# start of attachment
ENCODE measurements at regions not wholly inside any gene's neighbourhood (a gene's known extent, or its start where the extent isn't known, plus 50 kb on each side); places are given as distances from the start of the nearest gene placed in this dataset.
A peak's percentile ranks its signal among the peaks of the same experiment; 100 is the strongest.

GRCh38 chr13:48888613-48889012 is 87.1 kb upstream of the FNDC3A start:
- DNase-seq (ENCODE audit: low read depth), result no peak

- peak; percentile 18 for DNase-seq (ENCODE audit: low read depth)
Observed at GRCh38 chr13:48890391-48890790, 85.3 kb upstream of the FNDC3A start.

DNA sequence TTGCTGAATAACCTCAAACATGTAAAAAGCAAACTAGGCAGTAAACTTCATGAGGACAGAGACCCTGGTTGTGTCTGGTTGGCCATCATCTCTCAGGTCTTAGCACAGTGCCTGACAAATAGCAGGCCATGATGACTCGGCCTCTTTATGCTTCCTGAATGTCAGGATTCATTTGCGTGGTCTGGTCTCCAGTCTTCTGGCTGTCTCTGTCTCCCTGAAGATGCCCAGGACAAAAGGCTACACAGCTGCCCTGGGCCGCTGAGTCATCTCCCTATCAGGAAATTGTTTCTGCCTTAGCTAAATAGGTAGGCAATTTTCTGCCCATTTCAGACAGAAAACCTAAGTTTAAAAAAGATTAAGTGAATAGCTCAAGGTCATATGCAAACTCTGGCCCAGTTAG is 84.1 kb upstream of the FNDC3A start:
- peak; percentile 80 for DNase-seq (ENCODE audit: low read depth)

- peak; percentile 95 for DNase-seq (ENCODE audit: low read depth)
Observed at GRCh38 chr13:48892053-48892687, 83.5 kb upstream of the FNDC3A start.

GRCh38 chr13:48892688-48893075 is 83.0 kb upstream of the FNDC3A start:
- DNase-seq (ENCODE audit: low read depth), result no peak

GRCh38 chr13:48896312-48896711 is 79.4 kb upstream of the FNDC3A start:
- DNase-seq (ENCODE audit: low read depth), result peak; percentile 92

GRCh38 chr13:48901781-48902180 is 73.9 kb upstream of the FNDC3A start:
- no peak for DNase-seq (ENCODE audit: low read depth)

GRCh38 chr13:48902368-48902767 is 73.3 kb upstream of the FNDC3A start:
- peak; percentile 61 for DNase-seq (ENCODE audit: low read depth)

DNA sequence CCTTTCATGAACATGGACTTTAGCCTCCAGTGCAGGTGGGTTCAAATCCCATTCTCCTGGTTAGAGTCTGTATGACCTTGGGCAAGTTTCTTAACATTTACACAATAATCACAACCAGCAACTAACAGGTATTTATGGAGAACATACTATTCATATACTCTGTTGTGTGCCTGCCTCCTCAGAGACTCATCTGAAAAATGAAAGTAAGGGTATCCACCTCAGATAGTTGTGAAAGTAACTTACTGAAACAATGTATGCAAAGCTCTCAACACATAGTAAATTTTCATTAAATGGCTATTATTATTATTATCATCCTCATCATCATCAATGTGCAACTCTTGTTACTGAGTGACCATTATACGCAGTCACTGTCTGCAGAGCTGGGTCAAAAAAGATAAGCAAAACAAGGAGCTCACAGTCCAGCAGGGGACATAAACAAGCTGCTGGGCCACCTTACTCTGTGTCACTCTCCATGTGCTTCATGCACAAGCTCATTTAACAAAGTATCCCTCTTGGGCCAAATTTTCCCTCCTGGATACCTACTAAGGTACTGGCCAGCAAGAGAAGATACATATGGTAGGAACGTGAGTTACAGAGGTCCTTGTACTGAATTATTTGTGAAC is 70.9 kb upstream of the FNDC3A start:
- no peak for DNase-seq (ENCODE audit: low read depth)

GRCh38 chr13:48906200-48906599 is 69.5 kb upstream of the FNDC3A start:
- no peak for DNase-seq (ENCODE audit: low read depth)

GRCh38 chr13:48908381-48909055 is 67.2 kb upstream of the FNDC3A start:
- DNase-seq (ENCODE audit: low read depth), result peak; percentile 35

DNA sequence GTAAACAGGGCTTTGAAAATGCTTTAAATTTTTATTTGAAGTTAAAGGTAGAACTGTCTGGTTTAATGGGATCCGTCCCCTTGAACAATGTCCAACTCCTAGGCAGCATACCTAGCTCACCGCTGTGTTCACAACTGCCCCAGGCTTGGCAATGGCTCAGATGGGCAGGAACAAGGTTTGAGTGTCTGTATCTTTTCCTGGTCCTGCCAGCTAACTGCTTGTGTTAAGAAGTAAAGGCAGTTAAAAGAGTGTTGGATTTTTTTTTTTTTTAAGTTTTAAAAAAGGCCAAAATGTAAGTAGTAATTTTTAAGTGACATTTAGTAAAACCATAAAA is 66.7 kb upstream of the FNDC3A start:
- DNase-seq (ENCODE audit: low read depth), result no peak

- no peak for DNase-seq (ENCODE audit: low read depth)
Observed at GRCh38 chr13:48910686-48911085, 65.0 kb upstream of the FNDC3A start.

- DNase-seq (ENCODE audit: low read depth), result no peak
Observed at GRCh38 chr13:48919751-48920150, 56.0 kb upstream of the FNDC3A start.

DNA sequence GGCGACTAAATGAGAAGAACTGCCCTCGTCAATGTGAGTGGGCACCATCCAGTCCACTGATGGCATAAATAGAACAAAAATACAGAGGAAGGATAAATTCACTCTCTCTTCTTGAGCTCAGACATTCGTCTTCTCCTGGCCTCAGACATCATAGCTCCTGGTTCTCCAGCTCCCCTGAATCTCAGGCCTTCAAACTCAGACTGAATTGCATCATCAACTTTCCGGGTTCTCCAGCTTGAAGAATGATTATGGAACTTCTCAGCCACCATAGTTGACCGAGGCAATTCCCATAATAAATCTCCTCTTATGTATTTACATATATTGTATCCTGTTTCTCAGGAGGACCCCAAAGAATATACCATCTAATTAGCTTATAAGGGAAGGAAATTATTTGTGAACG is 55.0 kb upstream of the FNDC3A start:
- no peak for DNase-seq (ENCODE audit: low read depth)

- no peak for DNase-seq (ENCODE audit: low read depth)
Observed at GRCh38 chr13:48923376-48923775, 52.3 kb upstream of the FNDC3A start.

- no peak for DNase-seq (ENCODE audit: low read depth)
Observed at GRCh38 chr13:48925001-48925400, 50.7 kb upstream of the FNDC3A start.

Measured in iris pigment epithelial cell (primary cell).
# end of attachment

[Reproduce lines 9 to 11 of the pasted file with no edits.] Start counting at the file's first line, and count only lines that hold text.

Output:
- peak; percentile 95 for DNase-seq (ENCODE audit: low read depth)
Observed at GRCh38 chr13:48892053-48892687, 83.5 kb upstream of the FNDC3A start.

GRCh38 chr13:48892688-48893075 is 83.0 kb upstream of the FNDC3A start: